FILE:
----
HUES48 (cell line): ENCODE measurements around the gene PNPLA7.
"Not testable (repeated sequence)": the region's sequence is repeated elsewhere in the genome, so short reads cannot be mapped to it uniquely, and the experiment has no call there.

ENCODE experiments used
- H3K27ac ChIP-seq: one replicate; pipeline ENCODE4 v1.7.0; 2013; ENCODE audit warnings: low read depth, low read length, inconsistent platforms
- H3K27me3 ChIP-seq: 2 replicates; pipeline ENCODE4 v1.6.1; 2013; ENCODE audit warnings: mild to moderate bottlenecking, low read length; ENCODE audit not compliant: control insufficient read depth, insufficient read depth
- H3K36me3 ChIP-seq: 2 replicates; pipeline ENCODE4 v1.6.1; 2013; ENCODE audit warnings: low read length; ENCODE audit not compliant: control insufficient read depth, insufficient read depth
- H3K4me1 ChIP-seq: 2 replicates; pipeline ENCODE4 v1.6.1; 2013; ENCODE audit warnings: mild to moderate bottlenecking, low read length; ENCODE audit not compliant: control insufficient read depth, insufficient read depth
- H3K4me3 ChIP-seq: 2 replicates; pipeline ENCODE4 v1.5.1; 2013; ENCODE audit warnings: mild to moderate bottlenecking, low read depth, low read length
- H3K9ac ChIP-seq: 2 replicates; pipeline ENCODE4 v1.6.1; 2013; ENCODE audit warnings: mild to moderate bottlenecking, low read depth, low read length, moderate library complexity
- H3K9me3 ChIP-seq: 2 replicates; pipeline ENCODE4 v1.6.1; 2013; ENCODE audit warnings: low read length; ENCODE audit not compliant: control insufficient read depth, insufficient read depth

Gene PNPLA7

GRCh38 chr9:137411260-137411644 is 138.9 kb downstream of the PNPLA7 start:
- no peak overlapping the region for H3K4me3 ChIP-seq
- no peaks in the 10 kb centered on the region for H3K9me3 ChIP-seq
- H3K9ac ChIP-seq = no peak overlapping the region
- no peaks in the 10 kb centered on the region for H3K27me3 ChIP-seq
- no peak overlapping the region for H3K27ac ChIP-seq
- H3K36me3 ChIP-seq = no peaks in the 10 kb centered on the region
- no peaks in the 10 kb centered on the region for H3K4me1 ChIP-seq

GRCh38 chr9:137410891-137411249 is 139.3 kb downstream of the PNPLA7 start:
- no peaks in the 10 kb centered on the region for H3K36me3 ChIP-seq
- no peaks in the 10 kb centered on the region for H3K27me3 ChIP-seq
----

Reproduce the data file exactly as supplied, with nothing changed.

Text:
HUES48 (cell line): ENCODE measurements around the gene PNPLA7.
"Not testable (repeated sequence)": the region's sequence is repeated elsewhere in the genome, so short reads cannot be mapped to it uniquely, and the experiment has no call there.

ENCODE experiments used
- H3K27ac ChIP-seq: one replicate; pipeline ENCODE4 v1.7.0; 2013; ENCODE audit warnings: low read depth, low read length, inconsistent platforms
- H3K27me3 ChIP-seq: 2 replicates; pipeline ENCODE4 v1.6.1; 2013; ENCODE audit warnings: mild to moderate bottlenecking, low read length; ENCODE audit not compliant: control insufficient read depth, insufficient read depth
- H3K36me3 ChIP-seq: 2 replicates; pipeline ENCODE4 v1.6.1; 2013; ENCODE audit warnings: low read length; ENCODE audit not compliant: control insufficient read depth, insufficient read depth
- H3K4me1 ChIP-seq: 2 replicates; pipeline ENCODE4 v1.6.1; 2013; ENCODE audit warnings: mild to moderate bottlenecking, low read length; ENCODE audit not compliant: control insufficient read depth, insufficient read depth
- H3K4me3 ChIP-seq: 2 replicates; pipeline ENCODE4 v1.5.1; 2013; ENCODE audit warnings: mild to moderate bottlenecking, low read depth, low read length
- H3K9ac ChIP-seq: 2 replicates; pipeline ENCODE4 v1.6.1; 2013; ENCODE audit warnings: mild to moderate bottlenecking, low read depth, low read length, moderate library complexity
- H3K9me3 ChIP-seq: 2 replicates; pipeline ENCODE4 v1.6.1; 2013; ENCODE audit warnings: low read length; ENCODE audit not compliant: control insufficient read depth, insufficient read depth

Gene PNPLA7

GRCh38 chr9:137411260-137411644 is 138.9 kb downstream of the PNPLA7 start:
- no peak overlapping the region for H3K4me3 ChIP-seq
- no peaks in the 10 kb centered on the region for H3K9me3 ChIP-seq
- H3K9ac ChIP-seq = no peak overlapping the region
- no peaks in the 10 kb centered on the region for H3K27me3 ChIP-seq
- no peak overlapping the region for H3K27ac ChIP-seq
- H3K36me3 ChIP-seq = no peaks in the 10 kb centered on the region
- no peaks in the 10 kb centered on the region for H3K4me1 ChIP-seq

GRCh38 chr9:137410891-137411249 is 139.3 kb downstream of the PNPLA7 start:
- no peaks in the 10 kb centered on the region for H3K36me3 ChIP-seq
- no peaks in the 10 kb centered on the region for H3K27me3 ChIP-seq